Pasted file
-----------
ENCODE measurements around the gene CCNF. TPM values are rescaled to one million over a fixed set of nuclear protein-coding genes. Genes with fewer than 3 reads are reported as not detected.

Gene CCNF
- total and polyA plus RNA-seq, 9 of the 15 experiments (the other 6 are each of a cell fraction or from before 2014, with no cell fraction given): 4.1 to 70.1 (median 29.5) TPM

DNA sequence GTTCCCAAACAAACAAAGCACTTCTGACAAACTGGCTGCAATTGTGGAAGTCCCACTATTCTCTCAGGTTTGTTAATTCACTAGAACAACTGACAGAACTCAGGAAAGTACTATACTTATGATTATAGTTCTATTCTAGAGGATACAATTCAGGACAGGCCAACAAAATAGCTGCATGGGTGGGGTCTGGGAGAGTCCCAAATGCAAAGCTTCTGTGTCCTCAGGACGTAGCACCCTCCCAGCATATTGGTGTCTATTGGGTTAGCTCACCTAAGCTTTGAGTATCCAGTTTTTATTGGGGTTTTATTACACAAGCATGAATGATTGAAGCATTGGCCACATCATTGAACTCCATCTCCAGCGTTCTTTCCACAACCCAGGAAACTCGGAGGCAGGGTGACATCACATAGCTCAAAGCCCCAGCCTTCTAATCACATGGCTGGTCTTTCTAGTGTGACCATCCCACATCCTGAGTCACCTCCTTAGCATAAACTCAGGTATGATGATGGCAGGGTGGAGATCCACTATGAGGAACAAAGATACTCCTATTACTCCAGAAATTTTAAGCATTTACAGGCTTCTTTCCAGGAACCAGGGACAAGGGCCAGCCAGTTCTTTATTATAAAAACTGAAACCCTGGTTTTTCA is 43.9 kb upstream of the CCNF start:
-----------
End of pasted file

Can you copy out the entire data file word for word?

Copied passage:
ENCODE measurements around the gene CCNF. TPM values are rescaled to one million over a fixed set of nuclear protein-coding genes. Genes with fewer than 3 reads are reported as not detected.

Gene CCNF
- total and polyA plus RNA-seq, 9 of the 15 experiments (the other 6 are each of a cell fraction or from before 2014, with no cell fraction given): 4.1 to 70.1 (median 29.5) TPM

DNA sequence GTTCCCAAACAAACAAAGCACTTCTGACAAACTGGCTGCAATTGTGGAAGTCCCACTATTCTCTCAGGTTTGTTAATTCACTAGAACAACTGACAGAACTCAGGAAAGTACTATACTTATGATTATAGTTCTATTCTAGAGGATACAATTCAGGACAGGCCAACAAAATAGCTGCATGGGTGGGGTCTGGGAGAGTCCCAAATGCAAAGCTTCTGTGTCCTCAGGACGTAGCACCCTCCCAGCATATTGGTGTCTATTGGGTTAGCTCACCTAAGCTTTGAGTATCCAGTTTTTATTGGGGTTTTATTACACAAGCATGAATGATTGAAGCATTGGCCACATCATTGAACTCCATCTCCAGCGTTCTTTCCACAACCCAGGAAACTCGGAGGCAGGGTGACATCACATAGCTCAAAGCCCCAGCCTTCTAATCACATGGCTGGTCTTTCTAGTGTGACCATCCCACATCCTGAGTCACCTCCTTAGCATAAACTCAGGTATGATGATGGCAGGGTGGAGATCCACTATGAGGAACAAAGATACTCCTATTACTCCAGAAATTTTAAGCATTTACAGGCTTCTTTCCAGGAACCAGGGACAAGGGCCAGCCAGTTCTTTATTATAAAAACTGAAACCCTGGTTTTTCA is 43.9 kb upstream of the CCNF start: